We are products of our history. Everything we are today is because of what has happened and what we have done up to this very moment. Sometimes it’s good to look back at where we were just a short while ago, and think about the direction we were heading compared to where we’ve actually ended up.
One year ago, I was enjoying this view:
Today, the view is a little different:
That trip was the third time I’d gone away on vacation in a year. I’d gone to Cuba in February of 2010, the Dominican in November, and finally to Mexico and that picture perfect beach in January. I haven’t been on a trip longer than 3 days since then.
One year ago I was training for a triathlon. I had gone out the day after New Years and paid my $50 for a monthly membership to train at the Y, almost solely for the use of the pool. I bought the goggles and the fancy swimsuit and I’d get up at 5:30 in the morning to drive to the MacBain Community Centre, get in the pool, then hit the track or the bike three times a week. That lasted about two months before my body started to rise up against me. Too much too soon, in fact, the cramps I got in my calves twinged in my muscles for a few months afterwards, making it difficult to just go for a run. After I cancelled the membership, I remember thinking “well, I guess I won’t have to get out of bed that early anymore…”
Today I’m recalling how just the other day I sat down and felt my stomach push the limits of the waist of my jeans. I’m not overweight by any means, but I know where I’ve been before and I know I’m out of shape. I’m planning on getting back into a workout routine soon enough, slow and steady to start. God knows I’ll go for too much too soon and blow it all up. And I’m not getting up at 5:30 anymore. It’s 4:45. At the latest. But it’s not to workout.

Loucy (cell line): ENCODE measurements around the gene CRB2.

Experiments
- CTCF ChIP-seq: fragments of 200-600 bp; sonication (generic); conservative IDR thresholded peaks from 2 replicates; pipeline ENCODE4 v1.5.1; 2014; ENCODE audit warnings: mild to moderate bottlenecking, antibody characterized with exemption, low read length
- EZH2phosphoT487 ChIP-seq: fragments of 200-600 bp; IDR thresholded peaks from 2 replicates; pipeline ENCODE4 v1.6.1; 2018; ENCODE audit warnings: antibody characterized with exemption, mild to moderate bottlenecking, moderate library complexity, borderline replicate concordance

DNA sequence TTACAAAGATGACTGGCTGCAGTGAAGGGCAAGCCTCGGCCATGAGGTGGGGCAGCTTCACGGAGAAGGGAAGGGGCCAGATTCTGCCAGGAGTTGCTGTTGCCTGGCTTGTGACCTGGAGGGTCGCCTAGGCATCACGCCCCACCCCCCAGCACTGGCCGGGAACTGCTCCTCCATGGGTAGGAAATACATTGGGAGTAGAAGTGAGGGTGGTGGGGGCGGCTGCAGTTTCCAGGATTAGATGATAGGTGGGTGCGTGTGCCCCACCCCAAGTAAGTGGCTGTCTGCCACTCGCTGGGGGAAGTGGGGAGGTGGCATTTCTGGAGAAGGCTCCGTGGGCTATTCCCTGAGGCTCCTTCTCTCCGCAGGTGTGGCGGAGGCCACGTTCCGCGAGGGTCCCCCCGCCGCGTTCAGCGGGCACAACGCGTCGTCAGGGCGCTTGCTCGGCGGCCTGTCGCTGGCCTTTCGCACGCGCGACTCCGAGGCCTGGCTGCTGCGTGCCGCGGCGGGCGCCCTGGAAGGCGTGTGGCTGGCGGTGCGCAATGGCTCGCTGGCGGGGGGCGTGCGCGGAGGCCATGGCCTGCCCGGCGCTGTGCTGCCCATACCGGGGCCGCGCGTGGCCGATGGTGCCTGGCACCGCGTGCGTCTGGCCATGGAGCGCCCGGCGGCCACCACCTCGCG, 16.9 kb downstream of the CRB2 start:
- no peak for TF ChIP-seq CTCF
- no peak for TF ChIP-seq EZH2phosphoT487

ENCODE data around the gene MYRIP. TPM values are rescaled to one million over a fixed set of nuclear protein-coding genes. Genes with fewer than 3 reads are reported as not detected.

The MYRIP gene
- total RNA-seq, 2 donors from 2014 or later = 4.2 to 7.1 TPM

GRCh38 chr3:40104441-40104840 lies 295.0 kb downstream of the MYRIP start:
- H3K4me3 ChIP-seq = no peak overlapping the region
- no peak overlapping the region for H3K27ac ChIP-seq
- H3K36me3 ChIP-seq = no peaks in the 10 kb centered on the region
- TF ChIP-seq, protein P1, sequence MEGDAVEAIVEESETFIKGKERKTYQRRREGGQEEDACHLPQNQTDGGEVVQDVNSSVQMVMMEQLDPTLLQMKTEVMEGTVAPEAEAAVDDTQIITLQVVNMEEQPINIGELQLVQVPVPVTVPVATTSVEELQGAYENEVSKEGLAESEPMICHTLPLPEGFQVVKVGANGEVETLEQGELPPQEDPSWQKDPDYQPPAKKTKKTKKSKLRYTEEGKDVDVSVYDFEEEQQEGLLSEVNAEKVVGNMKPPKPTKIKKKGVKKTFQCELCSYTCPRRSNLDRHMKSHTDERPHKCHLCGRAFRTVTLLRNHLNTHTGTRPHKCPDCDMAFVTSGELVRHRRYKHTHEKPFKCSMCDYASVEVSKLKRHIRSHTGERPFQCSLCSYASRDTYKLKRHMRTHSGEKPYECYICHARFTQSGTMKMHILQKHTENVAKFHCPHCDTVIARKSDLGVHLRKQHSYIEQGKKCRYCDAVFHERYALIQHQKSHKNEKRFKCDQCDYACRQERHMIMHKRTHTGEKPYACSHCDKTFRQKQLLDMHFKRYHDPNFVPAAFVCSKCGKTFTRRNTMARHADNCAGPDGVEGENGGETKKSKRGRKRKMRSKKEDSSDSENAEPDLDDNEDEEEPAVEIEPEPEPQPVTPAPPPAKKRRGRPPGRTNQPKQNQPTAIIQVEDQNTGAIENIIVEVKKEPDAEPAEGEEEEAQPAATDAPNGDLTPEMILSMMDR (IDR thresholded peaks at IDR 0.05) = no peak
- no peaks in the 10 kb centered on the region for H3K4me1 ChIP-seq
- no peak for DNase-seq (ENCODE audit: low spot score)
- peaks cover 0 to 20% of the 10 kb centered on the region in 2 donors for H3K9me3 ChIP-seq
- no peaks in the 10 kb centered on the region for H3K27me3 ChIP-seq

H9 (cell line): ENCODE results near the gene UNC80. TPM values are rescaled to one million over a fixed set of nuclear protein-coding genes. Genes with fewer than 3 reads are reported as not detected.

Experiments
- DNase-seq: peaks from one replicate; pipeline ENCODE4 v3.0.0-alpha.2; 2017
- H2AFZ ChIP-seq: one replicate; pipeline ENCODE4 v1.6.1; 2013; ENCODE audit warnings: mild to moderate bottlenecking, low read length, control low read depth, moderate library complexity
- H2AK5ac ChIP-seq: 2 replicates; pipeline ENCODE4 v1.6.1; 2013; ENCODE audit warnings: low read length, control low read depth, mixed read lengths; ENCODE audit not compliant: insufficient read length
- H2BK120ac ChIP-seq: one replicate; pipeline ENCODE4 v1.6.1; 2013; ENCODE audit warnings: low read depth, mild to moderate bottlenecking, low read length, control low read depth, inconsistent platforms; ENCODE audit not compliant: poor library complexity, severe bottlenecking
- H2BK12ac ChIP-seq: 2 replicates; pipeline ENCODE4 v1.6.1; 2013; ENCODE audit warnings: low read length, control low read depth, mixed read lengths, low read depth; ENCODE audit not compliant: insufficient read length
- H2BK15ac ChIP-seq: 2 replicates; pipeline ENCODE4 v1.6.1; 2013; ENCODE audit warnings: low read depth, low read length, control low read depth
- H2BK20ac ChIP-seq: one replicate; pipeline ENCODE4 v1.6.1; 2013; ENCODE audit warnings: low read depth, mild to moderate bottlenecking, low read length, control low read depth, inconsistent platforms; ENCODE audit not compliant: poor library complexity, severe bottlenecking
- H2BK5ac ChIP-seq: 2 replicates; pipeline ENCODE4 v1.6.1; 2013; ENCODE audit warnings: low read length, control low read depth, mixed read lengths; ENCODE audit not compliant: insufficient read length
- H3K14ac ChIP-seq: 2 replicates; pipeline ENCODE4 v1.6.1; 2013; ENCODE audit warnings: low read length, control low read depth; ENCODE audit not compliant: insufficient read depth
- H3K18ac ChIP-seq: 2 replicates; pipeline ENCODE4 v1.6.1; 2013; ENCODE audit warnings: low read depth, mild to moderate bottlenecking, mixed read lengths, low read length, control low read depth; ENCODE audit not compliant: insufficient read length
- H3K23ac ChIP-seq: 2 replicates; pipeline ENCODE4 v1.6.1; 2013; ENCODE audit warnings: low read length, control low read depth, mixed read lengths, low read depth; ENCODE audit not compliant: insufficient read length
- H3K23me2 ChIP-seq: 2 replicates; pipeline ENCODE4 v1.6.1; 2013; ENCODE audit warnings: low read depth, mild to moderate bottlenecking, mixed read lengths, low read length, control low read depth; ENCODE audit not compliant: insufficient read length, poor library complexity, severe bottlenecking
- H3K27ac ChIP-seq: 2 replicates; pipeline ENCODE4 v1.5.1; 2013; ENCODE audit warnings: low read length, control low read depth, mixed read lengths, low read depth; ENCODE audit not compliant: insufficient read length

One year ago I was looking at my 6th anniversary at a job where even though I was thankful for the employment, I was starting to get the “what else is out there” itch. It could have been boredom, it could’ve been the same complaints we all have about the little things in our daily tasks, or the people we “have to deal with”, but something inside was starting to poke me. “Hey, are you sure you’re happy here?” It’s never a bad idea to ask yourself that occasionally, but this seemed to be more than just a systems check. This was a life check.
Today I’m working in the same building for a completely different company. I’m doing the majority of my work from 6am-10am (hence the 4:45 wake up call) instead of 3pm-6pm. I’m enjoying the people around me more. And for the first time in the seven years, I’ll get to do it with someone else hanging around. Things are different but the same. But the different has made all the difference.
One year ago I’d come home to an empty apartment, opening doors and walking freely without checking my step. I’d come and go as I pleased and figured that was alright.
Today I’ve got a roomie to watch out for:
I picked him out in May, brought him home in June, dropped about $600 on him the next couple months for vet bills/surgeries/cat ridiculousness, and all he’s done is eaten, grown, run around and taken over the place. That’s a good thing.
One year ago my brother was still figuring out what the hell was going on with his recent “dizzy” issues. He had gone for a handful of check-ups to try to figure it out.
Today he still doesn’t know what’s happening, this after more results came in the other day saying he was “perfectly fine.” I wish they could just fucking figure it out already. There’s nothing worse than knowing something is wrong and being powerless to do anything about it. It’s one thing when you’re dealing with that for yourself. It’s completely another when it’s someone you care about.
One year ago the Sig-O was still recovering from surgery. Today I’m happy we don’t have to go through that again.
One year ago my furniture was the old crappy hand-down couch and love seat that I’d grown up with in my dad’s old house. And it was the basement furniture in that house. It still functioned. As in, you could still sit on it. Just not if you wanted your back to do anything human for the following 48 hours.
Today I’ve got extremely comfortable leather stuff that would probably look better if Steve didn’t have claws.
One year ago I thought I was starting to get a little more grey hair. Today I know I was right.
One year ago I did a passable job at keeping up with friends. Today I know I have to do better.
One year ago I wondered what the next year would bring. Today I feel the same.
Whatever you’re doing right now, take a second a think back to a year ago, whether sweeping generalities or specific pin-pointed moments…and compare where you were to where you are now. It’s never exactly where you thought you’d be. And if it is, you’re either right on track, or it’s time to pick a new one. Figure that out, and then get on it. There’s no better time than today.